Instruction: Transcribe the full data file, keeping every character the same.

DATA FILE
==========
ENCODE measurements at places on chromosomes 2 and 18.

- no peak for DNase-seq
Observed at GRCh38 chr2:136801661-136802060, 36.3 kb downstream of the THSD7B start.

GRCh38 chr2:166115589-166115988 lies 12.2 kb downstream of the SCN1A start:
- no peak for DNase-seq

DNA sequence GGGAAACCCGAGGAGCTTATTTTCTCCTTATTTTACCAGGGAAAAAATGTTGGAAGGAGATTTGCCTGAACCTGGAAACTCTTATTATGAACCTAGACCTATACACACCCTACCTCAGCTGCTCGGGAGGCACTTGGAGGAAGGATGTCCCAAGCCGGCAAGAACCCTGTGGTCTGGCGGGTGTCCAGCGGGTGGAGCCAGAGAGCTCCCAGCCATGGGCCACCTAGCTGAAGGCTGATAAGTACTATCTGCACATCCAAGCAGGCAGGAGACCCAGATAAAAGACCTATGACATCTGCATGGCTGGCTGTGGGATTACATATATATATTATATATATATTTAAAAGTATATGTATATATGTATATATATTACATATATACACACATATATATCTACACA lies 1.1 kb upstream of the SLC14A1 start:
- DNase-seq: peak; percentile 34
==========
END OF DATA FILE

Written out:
ENCODE measurements at places on chromosomes 2 and 18.

- no peak for DNase-seq
Observed at GRCh38 chr2:136801661-136802060, 36.3 kb downstream of the THSD7B start.

GRCh38 chr2:166115589-166115988 lies 12.2 kb downstream of the SCN1A start:
- no peak for DNase-seq

DNA sequence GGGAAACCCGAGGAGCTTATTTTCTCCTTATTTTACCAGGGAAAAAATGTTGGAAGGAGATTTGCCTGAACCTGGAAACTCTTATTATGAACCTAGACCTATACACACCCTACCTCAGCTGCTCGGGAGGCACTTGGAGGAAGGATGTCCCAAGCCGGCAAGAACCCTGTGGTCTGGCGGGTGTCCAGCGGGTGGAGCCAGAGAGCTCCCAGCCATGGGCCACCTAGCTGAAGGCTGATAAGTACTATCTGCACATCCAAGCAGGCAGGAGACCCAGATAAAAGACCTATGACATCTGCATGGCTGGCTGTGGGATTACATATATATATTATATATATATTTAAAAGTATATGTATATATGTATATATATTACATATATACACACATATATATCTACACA lies 1.1 kb upstream of the SLC14A1 start:
- DNase-seq: peak; percentile 34